Local Explainability Approach:
Local interpretation helps understand the model’s behavior in the local neighborhood, i.e. It gives an explanation about each feature in the data and how each feature individually contributes to the model’s prediction.
Local explainability helps in finding the root cause of a particular issue in production. It can also be used to help you discover which features are most impactful in making model decisions. This is important, especially in industries like finance and health where the individual features are almost as important as all features combined. For example, imagine your credit risk model rejected an applicant for a loan. With Local explainability, you can know why this decision was made and how to better advise the applicant. It also helps in understanding the suitability of the model for deployment.
Cohort Explainability Approach:
Somewhere between global and local explainability lies Cohort (or Segment) explainability. This explains how segments or slices of data contribute to the model’s prediction. During model validation, Cohort explainability helps explain the differences in how a model is predicting between a cohort where the model is performing well versus a cohort where the model is performing poorly. It also assists when trying to explain outliers as outliers occur in a local neighborhood or data slice.
Note: Both Local and Cohort (Segment) explainability can be used to explain outliers.
There are various explainability methods such as Shap, Partial Dependence Plot, LIME, ELI5
One question that comes to mind when dealing with explainability is: Which parts of the model are being explained and why does that part matter? Let’s look into this question…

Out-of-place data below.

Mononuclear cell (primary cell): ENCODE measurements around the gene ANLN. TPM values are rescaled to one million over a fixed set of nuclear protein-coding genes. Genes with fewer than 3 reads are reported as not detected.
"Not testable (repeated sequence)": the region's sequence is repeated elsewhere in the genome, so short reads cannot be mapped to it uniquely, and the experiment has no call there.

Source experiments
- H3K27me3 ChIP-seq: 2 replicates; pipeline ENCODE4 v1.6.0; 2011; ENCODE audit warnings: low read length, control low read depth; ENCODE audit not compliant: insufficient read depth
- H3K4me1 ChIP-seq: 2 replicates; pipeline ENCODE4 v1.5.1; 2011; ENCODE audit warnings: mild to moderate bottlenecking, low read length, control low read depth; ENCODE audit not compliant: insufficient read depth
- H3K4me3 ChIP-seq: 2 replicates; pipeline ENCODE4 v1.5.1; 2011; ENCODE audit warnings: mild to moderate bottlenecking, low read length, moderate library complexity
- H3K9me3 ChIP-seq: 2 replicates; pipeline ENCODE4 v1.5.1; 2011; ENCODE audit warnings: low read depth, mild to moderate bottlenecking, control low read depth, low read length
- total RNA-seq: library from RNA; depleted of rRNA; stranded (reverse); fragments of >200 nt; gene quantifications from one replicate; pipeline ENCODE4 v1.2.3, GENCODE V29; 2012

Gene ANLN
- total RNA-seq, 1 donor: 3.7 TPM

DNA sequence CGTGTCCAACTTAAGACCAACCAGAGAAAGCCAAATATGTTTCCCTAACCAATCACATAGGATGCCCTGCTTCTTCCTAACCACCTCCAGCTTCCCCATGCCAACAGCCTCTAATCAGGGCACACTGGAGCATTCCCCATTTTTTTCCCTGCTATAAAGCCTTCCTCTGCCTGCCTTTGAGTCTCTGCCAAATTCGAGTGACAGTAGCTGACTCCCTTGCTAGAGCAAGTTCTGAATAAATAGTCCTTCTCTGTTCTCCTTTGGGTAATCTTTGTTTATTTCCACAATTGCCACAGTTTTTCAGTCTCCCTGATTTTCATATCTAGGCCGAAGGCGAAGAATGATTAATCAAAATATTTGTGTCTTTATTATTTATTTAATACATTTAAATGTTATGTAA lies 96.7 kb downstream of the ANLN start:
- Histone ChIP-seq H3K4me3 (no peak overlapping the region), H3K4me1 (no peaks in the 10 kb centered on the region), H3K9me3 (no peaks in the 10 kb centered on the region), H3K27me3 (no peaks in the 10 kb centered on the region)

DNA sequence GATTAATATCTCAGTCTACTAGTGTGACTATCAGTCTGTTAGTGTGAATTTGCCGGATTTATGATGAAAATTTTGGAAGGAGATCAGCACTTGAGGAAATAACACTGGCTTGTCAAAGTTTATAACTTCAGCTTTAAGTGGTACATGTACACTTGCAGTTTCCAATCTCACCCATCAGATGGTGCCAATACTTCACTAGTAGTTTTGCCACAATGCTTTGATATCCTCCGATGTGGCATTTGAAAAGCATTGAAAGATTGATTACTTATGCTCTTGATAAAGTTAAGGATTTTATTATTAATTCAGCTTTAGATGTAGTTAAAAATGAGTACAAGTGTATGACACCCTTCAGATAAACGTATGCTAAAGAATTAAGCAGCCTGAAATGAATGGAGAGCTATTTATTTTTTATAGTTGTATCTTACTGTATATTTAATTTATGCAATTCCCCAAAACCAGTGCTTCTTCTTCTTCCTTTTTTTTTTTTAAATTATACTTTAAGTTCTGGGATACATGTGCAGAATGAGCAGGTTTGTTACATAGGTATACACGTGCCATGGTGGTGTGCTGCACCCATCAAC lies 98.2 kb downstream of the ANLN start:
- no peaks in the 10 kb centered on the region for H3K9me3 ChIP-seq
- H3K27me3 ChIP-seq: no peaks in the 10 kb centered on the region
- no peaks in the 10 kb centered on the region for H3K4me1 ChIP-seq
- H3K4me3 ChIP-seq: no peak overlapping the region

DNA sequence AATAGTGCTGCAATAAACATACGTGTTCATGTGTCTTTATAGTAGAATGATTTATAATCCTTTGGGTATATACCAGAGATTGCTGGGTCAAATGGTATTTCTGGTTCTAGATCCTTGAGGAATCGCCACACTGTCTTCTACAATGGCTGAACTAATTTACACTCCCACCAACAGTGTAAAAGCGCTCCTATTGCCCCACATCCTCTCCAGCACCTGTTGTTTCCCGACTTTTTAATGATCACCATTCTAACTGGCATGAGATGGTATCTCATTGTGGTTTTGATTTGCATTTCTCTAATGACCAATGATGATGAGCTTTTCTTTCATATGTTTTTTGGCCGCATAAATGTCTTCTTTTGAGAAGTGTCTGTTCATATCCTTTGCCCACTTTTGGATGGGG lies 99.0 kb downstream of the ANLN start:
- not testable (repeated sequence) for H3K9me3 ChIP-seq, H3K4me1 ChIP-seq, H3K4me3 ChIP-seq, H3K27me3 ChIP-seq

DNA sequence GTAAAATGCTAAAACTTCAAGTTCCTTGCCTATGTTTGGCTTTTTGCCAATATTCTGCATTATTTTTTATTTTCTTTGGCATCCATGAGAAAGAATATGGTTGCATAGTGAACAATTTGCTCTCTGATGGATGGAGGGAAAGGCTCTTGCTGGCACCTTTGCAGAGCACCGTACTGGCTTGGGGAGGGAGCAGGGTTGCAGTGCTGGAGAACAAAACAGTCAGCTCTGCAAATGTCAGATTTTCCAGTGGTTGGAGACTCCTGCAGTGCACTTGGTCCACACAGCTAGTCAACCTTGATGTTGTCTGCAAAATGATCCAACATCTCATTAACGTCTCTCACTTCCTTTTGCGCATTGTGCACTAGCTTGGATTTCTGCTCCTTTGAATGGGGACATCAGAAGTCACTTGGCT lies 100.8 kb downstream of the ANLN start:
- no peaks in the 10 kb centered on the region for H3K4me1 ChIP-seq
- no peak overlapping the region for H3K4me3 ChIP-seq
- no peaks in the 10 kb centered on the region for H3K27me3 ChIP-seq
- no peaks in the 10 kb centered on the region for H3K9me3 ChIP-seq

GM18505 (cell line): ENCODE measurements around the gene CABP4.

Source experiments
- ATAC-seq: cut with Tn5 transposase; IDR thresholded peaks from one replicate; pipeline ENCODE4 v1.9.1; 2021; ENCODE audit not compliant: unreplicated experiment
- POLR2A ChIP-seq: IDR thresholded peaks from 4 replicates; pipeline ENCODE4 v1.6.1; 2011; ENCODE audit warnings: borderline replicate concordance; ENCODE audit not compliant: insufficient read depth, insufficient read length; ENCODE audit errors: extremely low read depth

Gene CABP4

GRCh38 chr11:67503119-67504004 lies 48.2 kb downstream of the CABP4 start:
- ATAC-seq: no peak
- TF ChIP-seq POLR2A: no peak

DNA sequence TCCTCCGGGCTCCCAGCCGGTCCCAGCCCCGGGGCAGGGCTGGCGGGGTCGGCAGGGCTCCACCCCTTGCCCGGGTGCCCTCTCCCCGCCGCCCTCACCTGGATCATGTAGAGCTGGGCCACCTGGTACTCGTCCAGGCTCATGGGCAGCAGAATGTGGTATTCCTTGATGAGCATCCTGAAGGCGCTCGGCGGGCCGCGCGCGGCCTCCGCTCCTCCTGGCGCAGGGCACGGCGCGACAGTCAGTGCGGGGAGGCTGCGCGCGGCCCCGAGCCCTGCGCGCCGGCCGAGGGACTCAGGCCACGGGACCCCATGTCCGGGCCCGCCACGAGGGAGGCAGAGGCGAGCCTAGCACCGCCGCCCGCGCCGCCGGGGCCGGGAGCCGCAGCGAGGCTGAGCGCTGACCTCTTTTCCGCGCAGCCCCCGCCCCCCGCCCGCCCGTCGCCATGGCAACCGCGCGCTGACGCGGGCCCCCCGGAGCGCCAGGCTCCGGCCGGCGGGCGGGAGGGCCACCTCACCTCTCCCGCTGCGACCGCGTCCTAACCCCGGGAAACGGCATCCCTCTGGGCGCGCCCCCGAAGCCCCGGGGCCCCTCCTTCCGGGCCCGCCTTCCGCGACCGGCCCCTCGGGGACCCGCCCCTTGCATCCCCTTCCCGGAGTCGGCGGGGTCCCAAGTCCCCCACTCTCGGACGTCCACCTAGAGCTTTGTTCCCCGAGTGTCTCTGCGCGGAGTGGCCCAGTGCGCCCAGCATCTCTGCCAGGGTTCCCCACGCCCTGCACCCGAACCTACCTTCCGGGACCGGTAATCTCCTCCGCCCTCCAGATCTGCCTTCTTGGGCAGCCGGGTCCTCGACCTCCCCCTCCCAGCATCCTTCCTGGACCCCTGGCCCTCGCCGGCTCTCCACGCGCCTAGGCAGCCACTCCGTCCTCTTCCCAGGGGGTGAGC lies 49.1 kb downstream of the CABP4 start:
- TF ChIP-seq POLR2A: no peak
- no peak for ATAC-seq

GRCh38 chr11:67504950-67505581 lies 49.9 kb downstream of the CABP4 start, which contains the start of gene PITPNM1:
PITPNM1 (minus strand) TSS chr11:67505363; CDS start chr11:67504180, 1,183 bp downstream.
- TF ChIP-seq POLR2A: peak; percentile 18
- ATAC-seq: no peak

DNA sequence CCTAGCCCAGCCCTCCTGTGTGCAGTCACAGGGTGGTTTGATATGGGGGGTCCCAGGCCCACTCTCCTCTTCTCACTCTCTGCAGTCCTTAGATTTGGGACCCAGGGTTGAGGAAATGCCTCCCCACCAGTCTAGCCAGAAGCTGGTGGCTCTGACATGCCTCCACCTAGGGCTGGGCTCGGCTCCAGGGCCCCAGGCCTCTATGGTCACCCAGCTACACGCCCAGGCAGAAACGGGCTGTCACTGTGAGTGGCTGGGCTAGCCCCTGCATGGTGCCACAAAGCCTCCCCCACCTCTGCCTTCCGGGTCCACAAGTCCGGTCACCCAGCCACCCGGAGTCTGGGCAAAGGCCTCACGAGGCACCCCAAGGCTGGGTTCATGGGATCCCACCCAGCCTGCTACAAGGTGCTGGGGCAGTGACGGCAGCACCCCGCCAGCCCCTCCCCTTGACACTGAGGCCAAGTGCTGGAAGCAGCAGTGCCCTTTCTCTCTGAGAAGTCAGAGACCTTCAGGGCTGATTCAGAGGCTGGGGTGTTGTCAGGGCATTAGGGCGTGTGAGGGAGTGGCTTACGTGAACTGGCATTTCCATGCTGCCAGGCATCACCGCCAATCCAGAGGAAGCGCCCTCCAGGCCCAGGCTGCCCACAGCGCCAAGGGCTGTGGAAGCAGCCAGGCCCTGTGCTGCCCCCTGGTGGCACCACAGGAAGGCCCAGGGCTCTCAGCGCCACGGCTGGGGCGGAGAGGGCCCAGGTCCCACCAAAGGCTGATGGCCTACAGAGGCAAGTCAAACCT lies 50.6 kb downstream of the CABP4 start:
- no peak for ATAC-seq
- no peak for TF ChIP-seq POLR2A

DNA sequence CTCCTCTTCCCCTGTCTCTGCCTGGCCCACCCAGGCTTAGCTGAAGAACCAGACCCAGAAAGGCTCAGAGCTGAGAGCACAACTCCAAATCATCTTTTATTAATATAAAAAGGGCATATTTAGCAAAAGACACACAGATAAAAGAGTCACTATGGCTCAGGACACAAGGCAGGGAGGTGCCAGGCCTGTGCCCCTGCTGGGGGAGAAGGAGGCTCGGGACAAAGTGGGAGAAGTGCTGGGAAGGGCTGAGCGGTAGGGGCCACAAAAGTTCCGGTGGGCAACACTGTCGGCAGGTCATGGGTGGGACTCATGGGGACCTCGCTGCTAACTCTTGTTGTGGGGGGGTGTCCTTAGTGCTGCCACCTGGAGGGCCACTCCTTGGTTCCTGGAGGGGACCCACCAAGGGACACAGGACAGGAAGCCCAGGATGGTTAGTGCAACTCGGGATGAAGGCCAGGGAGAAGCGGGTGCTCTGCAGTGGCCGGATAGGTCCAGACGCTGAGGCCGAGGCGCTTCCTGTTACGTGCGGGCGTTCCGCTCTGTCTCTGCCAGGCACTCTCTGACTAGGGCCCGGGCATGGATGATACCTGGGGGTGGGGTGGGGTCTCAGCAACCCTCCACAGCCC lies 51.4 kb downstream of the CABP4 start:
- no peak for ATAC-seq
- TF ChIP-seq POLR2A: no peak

Which parts of the model are being explained and why does a particular part matter?
- Features: The features of the model are typically the primary source of model explanation as they make up the main components of the model.
- Data characteristics: These can include: data format, data integrity, etc. Production models are constantly changing, so it is important to log and monitor those changes to better understand and explain the model’s output. Data distribution shifts can impact model predictions, so maintaining the data distribution and having a good understanding of the data characteristics is important for model explainability.
- Algorithms: The choice of algorithms and techniques used when training a model is as important as the data itself. These algorithms define how the features interact and combine to achieve the model output. A clear understanding of the training algorithms and techniques is essential for achieving model explainability.
In order to achieve explainability, you need tools that can explain your model both globally and locally.
How to Achieve Explainability with Aporia
Aporia’s full-stack ML observability solution gives data scientists and ML engineers the visibility, monitoring and automation, investigation tools, and explainability to understand why models predict what they do, how they perform in production over time, and where they can be improved.
Using Aporia’s Explainable AI Tool
To understand how the explainability feature works in Aporia, login into Aporia with your email – or if you haven’t created an account yet, you can easily sign up here to Aporia’s free community plan.
Go to the demo model, and from there to the Data Points dashboard. Next click the Explain button.
For this model, you can see how features contributed to the model’s prediction.
You can also get a business explanation to share with key stakeholders.
You can also change any feature value by clicking “Re-Explain” and see how it affects the prediction. This lets you debug your model for specific predictions.
Aporia’s explainability feature lets you look under the hood of your model and better understand:
- The prediction across all features in the dataset, i.e. Global explainability
- The individual contribution of each feature to the model’s prediction, i.e. Local explainability
- Segment explainability
As machine learning models continue to be adopted across all industries and are fast becoming a standard critical component of the decision-making process for organizations, the idea that ML models are “black boxes” will be debunked. Model predictions can be explained with explainable AI tools like Aporia.
Aporia makes ML models explainable, helping data science and ML teams to better understand their models and leverage their machine learning in a more effective and responsible way.